the Scholarly Journal
why (and how) your organizationís scholarly journal and other publications
should forge a deeper, more collaborative partnership.
Scholarly publications should
serve as a hallmark of organizational excellence, establish a groupís thought
leadership in the community and live in perpetuity in "the literature.Ē
But how can a scholarly journal truly benefit your associationís communications
Attendees to the Association Media & Publishing
Chicago Conference on November 18 at the American Dental Association had the
opportunity to delve into numerous ways to forge relationships and collaborations
between association journal teams and their membership publication or
director of publishing for the Society for Laboratory Automation and Screening,
managing editor for the Annals of Internal Medicine, led a discussion of what
makes peer-reviewed journals different from membership publications and shared
examples of how the twain can meet.
Hallock opened the session by asking the
audience to name two ways in which their associationsí scholarly journals
contribute to the success of the member publications, and two ways in which their
member publications contribute to the success of our journals. For most
attendees, these questions elicited more head scratching than solid answers.
To help out, Hallock outlined how scholarly
journals differ from member publications and even conference presentations:
are not paid ó in some cases, the authors actually pay the association to
publish their work.
is an established, formal process for submitting and evaluating manuscripts.
must be original and previously unpublished.
are rigorously peer reviewed.
review relies heavily on the involvement of volunteer members rather than paid
association staff manages the process and the business of publishing.
Schaeffer then described the peer-review process
at Annals of Internal Medicine:
author submits a manuscript to the journal.
editor screens the manuscript for appropriateness.
editor solicits three external peer reviewers, who evaluate the manuscript for
originality, timeliness, appeal to the journalís readership, and experimental
methodology. Each reviewer recommends whether to reject, ask for revisions, or
accept as is.
editors discuss the reviews in weekly meetings.
manuscript may be returned to the author for revision more than once. However,
if the revisions continue to be unsatisfactory, a manuscript may be rejected.
Reviewersí feedback is constructive and
specific, Hallock says. Authors are required to respond to their comments, but
are not required to agree with all of them.
Schaeffer notes that scholarly journals
directly fulfill the mission of the organization. To do so, they must have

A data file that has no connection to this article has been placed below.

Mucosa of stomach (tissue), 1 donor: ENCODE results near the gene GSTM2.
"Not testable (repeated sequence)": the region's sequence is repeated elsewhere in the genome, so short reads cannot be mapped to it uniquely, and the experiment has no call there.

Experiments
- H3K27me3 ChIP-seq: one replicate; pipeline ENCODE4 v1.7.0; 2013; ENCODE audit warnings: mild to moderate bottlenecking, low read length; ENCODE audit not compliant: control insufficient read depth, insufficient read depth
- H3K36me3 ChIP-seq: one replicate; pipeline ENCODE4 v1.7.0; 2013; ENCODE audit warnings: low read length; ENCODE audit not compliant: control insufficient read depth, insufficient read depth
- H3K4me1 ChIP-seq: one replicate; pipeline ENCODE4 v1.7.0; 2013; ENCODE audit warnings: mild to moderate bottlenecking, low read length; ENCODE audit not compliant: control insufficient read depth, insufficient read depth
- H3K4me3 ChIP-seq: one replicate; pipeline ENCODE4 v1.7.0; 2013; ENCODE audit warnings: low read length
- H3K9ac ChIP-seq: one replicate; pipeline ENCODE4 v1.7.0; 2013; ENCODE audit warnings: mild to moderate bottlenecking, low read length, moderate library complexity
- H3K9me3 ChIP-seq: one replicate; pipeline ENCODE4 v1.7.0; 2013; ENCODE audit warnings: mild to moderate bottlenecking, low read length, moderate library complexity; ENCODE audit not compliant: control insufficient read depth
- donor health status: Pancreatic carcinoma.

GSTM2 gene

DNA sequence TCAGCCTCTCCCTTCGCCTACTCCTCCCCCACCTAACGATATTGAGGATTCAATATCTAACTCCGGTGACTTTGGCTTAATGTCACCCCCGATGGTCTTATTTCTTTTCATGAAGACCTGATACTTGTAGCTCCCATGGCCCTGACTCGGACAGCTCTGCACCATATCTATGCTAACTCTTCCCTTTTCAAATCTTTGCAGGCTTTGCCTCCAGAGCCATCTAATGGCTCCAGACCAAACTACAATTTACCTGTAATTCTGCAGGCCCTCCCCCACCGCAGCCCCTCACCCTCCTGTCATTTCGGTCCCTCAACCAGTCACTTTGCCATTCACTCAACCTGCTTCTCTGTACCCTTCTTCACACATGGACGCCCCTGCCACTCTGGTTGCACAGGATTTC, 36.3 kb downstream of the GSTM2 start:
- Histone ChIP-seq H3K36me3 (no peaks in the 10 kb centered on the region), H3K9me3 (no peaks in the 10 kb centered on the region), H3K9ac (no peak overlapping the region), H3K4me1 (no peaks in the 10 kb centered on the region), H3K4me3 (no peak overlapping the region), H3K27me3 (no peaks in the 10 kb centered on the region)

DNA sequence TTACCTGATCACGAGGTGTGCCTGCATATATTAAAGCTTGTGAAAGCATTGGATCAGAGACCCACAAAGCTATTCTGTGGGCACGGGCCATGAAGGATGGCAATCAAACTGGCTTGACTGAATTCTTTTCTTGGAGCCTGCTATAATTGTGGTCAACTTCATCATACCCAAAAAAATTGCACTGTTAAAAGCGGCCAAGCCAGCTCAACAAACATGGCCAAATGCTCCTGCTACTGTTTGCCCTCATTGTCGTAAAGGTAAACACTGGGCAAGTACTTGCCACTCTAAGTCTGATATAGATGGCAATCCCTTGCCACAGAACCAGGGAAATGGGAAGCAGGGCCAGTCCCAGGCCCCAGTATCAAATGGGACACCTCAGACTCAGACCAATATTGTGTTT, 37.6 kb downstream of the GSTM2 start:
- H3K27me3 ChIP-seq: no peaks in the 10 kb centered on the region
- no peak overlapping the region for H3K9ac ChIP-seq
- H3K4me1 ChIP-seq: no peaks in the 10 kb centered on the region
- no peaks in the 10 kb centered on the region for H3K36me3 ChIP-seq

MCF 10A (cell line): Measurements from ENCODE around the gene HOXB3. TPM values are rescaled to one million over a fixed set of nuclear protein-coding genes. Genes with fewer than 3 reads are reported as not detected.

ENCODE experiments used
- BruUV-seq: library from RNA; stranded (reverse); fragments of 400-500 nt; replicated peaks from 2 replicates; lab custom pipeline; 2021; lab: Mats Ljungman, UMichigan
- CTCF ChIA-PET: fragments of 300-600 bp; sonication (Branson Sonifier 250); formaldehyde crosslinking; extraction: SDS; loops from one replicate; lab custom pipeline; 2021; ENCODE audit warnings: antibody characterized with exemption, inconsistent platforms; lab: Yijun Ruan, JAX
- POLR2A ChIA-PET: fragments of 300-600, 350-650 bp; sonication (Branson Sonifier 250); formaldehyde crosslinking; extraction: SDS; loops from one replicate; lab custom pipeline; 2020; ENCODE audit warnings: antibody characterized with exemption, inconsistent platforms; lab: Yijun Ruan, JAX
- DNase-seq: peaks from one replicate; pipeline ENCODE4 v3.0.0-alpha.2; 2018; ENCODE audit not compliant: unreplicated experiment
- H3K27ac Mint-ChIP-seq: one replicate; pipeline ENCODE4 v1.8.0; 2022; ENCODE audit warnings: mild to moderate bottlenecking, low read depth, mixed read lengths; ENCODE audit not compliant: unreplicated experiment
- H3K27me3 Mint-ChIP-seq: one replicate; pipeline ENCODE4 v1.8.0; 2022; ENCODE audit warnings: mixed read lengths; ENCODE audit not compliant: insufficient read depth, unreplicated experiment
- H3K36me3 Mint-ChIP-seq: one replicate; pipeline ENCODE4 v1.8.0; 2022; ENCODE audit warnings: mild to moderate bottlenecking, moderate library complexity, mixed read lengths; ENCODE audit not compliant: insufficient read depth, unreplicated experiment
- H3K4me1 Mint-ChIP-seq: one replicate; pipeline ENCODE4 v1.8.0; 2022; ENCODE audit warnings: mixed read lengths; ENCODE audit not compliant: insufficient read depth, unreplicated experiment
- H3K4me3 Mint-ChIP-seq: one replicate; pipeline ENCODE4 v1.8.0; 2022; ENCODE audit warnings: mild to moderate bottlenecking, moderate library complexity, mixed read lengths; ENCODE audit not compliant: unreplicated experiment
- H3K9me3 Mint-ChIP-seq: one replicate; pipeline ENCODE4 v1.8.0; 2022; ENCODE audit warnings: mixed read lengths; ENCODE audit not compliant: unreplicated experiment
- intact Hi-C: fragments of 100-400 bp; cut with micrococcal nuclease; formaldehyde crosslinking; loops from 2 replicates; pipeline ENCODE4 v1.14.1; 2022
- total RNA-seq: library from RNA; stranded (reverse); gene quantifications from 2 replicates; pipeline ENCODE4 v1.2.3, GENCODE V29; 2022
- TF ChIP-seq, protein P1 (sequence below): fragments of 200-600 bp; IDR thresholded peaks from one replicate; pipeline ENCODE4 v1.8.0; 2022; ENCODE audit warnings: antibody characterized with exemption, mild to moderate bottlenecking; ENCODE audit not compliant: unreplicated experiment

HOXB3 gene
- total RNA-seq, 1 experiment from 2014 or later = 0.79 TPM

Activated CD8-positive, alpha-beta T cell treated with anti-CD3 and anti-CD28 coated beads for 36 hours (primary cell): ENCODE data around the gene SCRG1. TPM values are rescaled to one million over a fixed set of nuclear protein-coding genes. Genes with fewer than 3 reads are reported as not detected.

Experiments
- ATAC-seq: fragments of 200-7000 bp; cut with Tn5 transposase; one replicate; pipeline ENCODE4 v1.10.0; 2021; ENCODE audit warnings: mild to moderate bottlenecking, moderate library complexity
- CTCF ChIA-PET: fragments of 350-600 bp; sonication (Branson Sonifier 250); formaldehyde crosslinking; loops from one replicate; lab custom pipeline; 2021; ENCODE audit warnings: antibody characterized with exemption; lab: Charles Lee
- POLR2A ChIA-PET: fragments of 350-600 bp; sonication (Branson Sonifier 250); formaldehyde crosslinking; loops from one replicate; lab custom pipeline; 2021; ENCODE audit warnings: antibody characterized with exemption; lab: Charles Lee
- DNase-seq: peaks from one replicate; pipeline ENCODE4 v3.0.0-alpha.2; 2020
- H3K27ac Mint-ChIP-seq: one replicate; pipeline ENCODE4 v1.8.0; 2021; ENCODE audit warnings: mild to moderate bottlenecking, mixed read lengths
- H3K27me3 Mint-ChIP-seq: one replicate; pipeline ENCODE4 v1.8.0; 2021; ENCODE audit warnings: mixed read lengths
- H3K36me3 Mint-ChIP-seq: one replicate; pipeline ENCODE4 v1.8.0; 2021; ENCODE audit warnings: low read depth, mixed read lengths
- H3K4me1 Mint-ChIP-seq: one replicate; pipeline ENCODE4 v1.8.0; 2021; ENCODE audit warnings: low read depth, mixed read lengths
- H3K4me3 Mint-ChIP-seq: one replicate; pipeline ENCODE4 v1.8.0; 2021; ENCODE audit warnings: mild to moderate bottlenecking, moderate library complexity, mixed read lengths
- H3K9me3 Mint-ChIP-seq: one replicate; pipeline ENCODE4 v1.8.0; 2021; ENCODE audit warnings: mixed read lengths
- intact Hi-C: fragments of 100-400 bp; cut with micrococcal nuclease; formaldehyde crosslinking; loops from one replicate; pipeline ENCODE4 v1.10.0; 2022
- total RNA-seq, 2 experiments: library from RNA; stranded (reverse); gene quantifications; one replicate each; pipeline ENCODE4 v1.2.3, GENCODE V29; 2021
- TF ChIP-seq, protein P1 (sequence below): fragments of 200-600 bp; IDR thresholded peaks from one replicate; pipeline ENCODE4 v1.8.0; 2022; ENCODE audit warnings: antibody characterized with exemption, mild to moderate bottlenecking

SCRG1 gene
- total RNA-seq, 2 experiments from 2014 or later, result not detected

editorial independence. At Annals of
Internal Medicine, this means that advocacy items from the association must
undergo the same process of peer review as technical manuscripts. This in
depth, formalized review is crucial because journals may be more widely known
than the organizations that publish them, and they live in perpetuity because
they are indexed and archived in databases.
Perhaps the most widely used measure of a
journalís quality is the impact factor, which is announced each June by Thomson
Reuters. Schaeffer used the example of Annals
of Internal Medicineís impact factor for 2013:
Within an association, the journal publishing
team and the member publications team may be divided by a lack of understanding
of each otherís work, as well as a lack of communication. However, Hallock
maintains that they can be compatible partners; after all, both teams want to
present the same association or society in the best way possible. In addition,
they have the same mission and the same readership.
- Annals of Internal
published a total of 327 citable papers in 2011 and 2012. (A citable paper is
one that has at least 20 references.)
these, the papers that were cited received a total of 5,266 citations in 2013.
factor = 5266/327 = 16.104
An association journalís high-quality,
scientific content benefits the societyís members, explains Schaeffer, by
reinforcing the societyís credibility, making headlines, guiding the editorial
direction, providing fodder for the societyís social media, and feeding the
An often overlooked strategy, however, is how
member publications can assist journals in this effort, notes Hallock. For
example, they can:
achievements by writing about them.
the credibility, value, and success of the journals.
engagement with the journal through online viewership, manuscript submissions,
citations, and subscriptions.
journal papers, such as by profiling authors on the website.
Journal papers may be picked up on social
media, adds Schaeffer. In addition, journal content may be repurposed for other
media, such as videos for the website.
bottom line, say Hallock and Schaeffer, is that an associationís member
publication and journal teams should seek opportunities to work together,
focusing on ways to leverage scholarly publishing
content in member communications.
Rachel Detwiler is editor in chief at
Precast/Prestressed Concrete Institute.
Association Media & Publishing sincerely thanks her for covering this
session at the AM&P Chicago Conference for our members who were unable to